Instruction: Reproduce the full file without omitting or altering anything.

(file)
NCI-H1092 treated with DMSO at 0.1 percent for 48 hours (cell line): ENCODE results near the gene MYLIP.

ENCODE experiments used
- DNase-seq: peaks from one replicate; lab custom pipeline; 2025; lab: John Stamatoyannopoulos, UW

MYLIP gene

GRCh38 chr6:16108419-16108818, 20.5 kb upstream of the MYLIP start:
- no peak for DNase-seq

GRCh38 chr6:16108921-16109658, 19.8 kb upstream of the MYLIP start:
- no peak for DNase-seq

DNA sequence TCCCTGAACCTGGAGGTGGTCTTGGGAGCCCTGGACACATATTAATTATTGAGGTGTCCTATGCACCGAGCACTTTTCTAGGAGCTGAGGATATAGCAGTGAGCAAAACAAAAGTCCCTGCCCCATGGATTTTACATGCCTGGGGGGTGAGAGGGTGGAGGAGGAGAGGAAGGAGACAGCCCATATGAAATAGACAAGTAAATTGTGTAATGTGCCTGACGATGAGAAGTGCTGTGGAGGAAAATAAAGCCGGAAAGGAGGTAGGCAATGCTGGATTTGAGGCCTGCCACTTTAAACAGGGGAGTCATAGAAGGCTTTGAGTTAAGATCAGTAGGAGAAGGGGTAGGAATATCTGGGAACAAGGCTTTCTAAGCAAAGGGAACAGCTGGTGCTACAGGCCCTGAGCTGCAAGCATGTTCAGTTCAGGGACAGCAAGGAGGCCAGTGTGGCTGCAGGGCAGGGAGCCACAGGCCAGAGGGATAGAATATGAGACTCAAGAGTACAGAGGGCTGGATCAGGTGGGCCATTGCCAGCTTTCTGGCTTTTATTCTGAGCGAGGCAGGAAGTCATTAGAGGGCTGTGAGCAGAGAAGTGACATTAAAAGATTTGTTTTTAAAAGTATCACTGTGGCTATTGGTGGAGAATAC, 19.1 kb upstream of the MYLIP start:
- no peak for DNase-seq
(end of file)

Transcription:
NCI-H1092 treated with DMSO at 0.1 percent for 48 hours (cell line): ENCODE results near the gene MYLIP.

ENCODE experiments used
- DNase-seq: peaks from one replicate; lab custom pipeline; 2025; lab: John Stamatoyannopoulos, UW

MYLIP gene

GRCh38 chr6:16108419-16108818, 20.5 kb upstream of the MYLIP start:
- no peak for DNase-seq

GRCh38 chr6:16108921-16109658, 19.8 kb upstream of the MYLIP start:
- no peak for DNase-seq

DNA sequence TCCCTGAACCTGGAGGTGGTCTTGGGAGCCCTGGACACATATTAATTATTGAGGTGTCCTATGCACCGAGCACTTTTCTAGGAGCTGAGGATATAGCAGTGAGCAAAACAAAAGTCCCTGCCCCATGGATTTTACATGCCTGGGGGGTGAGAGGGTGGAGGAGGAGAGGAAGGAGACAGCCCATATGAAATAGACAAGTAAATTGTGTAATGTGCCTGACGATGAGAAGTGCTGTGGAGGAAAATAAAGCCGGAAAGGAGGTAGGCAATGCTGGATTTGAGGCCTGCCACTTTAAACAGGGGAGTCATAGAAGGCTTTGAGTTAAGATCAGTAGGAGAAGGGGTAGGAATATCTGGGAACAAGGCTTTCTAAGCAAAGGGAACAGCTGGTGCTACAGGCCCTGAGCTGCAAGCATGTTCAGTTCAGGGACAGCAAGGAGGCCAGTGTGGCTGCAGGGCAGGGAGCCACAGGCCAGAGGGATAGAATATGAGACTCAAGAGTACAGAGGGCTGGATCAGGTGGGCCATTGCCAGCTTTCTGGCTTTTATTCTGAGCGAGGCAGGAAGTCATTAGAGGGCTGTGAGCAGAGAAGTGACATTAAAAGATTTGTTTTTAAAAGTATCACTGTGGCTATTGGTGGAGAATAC, 19.1 kb upstream of the MYLIP start:
- no peak for DNase-seq